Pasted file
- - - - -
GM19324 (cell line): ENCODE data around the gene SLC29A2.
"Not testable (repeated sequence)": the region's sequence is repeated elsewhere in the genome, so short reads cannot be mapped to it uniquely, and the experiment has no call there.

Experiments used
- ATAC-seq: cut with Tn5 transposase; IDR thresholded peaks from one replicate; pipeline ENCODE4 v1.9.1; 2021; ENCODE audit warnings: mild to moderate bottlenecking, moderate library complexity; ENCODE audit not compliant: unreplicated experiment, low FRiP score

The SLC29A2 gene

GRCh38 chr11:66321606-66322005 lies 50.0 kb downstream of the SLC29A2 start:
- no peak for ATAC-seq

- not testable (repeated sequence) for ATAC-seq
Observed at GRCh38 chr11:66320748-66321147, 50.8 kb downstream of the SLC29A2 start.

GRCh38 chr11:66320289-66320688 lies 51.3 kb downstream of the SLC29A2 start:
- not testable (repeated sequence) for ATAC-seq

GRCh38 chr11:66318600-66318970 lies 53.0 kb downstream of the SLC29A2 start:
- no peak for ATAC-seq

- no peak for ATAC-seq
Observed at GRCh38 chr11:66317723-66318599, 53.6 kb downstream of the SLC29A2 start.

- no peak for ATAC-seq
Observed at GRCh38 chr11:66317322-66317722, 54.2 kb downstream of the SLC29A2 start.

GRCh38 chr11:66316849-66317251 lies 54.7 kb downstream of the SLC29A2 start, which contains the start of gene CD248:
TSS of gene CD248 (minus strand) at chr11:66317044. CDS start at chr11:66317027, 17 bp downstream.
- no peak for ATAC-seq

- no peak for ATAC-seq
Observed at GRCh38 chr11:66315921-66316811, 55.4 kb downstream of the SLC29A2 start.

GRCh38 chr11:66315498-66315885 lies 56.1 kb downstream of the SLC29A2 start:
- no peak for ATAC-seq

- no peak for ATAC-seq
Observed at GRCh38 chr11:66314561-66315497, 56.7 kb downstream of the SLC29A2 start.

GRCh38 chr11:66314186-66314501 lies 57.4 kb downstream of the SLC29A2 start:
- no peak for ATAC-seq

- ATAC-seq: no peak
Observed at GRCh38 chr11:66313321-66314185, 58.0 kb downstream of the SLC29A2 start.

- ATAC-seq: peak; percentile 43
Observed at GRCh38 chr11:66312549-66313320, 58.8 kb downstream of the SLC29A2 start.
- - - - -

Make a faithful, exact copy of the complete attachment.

GM19324 (cell line): ENCODE data around the gene SLC29A2.
"Not testable (repeated sequence)": the region's sequence is repeated elsewhere in the genome, so short reads cannot be mapped to it uniquely, and the experiment has no call there.

Experiments used
- ATAC-seq: cut with Tn5 transposase; IDR thresholded peaks from one replicate; pipeline ENCODE4 v1.9.1; 2021; ENCODE audit warnings: mild to moderate bottlenecking, moderate library complexity; ENCODE audit not compliant: unreplicated experiment, low FRiP score

The SLC29A2 gene

GRCh38 chr11:66321606-66322005 lies 50.0 kb downstream of the SLC29A2 start:
- no peak for ATAC-seq

- not testable (repeated sequence) for ATAC-seq
Observed at GRCh38 chr11:66320748-66321147, 50.8 kb downstream of the SLC29A2 start.

GRCh38 chr11:66320289-66320688 lies 51.3 kb downstream of the SLC29A2 start:
- not testable (repeated sequence) for ATAC-seq

GRCh38 chr11:66318600-66318970 lies 53.0 kb downstream of the SLC29A2 start:
- no peak for ATAC-seq

- no peak for ATAC-seq
Observed at GRCh38 chr11:66317723-66318599, 53.6 kb downstream of the SLC29A2 start.

- no peak for ATAC-seq
Observed at GRCh38 chr11:66317322-66317722, 54.2 kb downstream of the SLC29A2 start.

GRCh38 chr11:66316849-66317251 lies 54.7 kb downstream of the SLC29A2 start, which contains the start of gene CD248:
TSS of gene CD248 (minus strand) at chr11:66317044. CDS start at chr11:66317027, 17 bp downstream.
- no peak for ATAC-seq

- no peak for ATAC-seq
Observed at GRCh38 chr11:66315921-66316811, 55.4 kb downstream of the SLC29A2 start.

GRCh38 chr11:66315498-66315885 lies 56.1 kb downstream of the SLC29A2 start:
- no peak for ATAC-seq

- no peak for ATAC-seq
Observed at GRCh38 chr11:66314561-66315497, 56.7 kb downstream of the SLC29A2 start.

GRCh38 chr11:66314186-66314501 lies 57.4 kb downstream of the SLC29A2 start:
- no peak for ATAC-seq

- ATAC-seq: no peak
Observed at GRCh38 chr11:66313321-66314185, 58.0 kb downstream of the SLC29A2 start.

- ATAC-seq: peak; percentile 43
Observed at GRCh38 chr11:66312549-66313320, 58.8 kb downstream of the SLC29A2 start.